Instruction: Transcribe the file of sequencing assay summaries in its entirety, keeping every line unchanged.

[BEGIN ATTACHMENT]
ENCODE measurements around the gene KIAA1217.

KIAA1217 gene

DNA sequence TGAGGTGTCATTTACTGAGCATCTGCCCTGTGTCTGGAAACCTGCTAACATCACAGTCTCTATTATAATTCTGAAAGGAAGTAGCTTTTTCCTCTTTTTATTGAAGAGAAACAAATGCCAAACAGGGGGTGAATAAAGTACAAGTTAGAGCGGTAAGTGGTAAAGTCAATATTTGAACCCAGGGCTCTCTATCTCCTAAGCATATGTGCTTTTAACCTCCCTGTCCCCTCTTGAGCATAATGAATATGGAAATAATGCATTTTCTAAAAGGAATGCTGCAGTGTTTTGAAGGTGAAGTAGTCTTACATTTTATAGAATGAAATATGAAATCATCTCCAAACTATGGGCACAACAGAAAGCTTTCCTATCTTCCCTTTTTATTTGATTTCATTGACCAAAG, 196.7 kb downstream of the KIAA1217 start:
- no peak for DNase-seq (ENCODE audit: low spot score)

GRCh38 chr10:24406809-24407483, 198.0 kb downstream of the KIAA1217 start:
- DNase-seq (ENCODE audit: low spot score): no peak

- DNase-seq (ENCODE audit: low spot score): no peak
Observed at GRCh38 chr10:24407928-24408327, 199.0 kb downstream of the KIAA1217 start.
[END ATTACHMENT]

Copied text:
ENCODE measurements around the gene KIAA1217.

KIAA1217 gene

DNA sequence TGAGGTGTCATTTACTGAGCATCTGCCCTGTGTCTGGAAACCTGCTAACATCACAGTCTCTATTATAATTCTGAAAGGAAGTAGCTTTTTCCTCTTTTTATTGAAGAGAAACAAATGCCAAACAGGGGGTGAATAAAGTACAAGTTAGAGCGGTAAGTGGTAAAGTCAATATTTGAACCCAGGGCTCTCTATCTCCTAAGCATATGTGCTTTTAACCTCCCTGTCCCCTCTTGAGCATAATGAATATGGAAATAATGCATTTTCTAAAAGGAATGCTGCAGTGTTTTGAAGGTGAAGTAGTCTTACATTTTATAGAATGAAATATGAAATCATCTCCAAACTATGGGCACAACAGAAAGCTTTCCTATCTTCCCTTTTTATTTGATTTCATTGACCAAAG, 196.7 kb downstream of the KIAA1217 start:
- no peak for DNase-seq (ENCODE audit: low spot score)

GRCh38 chr10:24406809-24407483, 198.0 kb downstream of the KIAA1217 start:
- DNase-seq (ENCODE audit: low spot score): no peak

- DNase-seq (ENCODE audit: low spot score): no peak
Observed at GRCh38 chr10:24407928-24408327, 199.0 kb downstream of the KIAA1217 start.